Jaguar Land Rover


An IVI (In-Vehicle Infotainment) system is defined as a collection of hardware and software that are found in newer automotive vehicles as a common replacement to older legacy systems such as a CD player, radio tuner and clock. The IVI can operate systems as complex as seat and cabin temperatures to internet radio, and media libraries.

There are unique challenges when designing for an embedded system like an IVI. To start, anything you create will be years behind the consumer electronics market due to a lengthy production cycle, and your designed interactions must be safe to use while driving; requiring a flattened information architecture, and larger touch zones than one would find normally on other touch devices such as a phone or tablet. Interactions must only take a specific number of glances, and keep the driver occupied for a very short duration of time to be complient with national and international guidelines.

At Jaguar Land Rover's R&D Office in Portland, Oregon, we were responsible for both internal research and development projects, as well as consumer facing products. Over the years I had the opportunity to work on designing and building out proof of concept features, developing prototypes for testing in support of UX research, participate in design conceptualization for showcase products for major events such as the Paris Motor Show, and design future in-vehicle infotainment systems for the brand.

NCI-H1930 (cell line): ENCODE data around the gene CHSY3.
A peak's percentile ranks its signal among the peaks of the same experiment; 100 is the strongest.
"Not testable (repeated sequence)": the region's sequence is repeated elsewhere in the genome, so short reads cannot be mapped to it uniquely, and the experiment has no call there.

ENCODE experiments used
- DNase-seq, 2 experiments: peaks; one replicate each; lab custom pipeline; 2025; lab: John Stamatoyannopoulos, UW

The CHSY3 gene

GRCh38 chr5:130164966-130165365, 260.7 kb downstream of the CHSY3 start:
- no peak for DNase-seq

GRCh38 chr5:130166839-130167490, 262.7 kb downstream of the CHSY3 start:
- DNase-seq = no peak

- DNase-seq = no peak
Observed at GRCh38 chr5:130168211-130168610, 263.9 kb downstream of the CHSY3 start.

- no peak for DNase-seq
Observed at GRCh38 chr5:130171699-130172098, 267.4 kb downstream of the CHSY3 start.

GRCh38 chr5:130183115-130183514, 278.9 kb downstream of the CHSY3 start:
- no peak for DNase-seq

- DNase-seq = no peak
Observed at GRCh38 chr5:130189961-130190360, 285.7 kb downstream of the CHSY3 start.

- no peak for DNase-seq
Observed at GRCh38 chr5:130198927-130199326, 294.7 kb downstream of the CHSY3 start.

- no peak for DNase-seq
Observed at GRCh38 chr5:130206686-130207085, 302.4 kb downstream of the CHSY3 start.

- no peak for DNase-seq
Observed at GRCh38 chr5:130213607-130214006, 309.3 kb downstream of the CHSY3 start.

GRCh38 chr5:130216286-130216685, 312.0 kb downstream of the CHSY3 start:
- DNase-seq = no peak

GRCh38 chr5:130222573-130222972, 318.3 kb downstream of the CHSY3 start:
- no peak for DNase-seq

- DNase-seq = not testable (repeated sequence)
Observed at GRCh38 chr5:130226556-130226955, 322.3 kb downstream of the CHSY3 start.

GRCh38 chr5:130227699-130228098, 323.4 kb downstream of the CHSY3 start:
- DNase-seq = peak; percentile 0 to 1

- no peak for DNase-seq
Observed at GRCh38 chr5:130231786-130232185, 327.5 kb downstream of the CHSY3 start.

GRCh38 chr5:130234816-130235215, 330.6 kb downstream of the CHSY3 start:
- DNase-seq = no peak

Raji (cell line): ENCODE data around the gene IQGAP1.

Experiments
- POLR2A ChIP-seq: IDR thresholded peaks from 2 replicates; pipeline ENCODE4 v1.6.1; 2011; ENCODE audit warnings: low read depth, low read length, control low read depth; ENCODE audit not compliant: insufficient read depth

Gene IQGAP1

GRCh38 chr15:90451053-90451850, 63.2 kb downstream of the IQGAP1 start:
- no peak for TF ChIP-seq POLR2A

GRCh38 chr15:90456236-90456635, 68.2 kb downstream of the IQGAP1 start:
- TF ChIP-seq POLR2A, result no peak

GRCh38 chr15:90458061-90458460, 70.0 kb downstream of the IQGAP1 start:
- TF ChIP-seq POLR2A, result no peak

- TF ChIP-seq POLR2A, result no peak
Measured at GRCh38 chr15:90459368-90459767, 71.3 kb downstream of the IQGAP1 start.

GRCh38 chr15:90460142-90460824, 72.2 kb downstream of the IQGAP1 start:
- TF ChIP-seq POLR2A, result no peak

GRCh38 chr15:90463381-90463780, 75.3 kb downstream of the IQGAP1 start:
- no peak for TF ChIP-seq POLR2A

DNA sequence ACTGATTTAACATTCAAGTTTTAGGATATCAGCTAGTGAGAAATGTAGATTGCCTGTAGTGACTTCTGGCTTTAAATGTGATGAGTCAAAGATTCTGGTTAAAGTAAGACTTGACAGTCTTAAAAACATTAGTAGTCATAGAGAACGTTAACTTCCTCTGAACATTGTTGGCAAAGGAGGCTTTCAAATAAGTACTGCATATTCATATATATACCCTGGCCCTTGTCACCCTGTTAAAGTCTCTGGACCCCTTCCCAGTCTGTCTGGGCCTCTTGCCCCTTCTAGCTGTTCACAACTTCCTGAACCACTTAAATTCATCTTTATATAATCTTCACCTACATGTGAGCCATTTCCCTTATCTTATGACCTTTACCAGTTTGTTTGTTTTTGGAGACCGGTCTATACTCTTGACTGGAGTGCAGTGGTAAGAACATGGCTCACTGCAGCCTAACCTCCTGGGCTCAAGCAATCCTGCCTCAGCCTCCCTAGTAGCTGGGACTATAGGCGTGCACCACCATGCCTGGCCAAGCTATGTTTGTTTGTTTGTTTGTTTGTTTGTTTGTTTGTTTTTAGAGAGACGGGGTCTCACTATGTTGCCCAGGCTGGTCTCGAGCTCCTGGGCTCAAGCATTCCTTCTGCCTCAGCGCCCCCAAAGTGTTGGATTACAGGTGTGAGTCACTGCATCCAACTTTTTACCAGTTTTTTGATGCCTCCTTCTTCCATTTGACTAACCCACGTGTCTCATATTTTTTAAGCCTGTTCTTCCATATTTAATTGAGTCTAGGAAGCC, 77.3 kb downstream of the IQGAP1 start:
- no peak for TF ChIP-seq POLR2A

Leading a small Visual Design team as part of a greater User Experience Design team, we were responsible for developing both a visual design language and visual style which were captured in guides that we wrote in support of future features project teams. These guides were strongly driven by direct user feedback from user testing, giving us a solid baseline for a visual language that our users would understand even at a glance while driving a vehicle.

Developing a visual style for an automotive vehicle touches on many concerns. Visibility during both day and night hours, vision impairedness ranging from color-blindness to disability in passengers, size of touch zones due to driving safety concerns, and more have to be taken into account when designing for an IVI system. As the Visual Design team, we did our best to create an experience that was both safe, and would satisfy the brand in terms of visual fidelity and aesthetic.

The best measurement of success for our team is positive user testing results, and strong reinforcement from other parts of the business. With this definition of success as a goal, all of our designs were tested, and improved upon through rigorous user testing as part of a larger iterative design process.

The images featured are from the unveiling of the Jaguar I-Pace concept car. I had the opportunity to be a part of a small design team doing concept work for the IVI system that was paired with the I-Pace concept.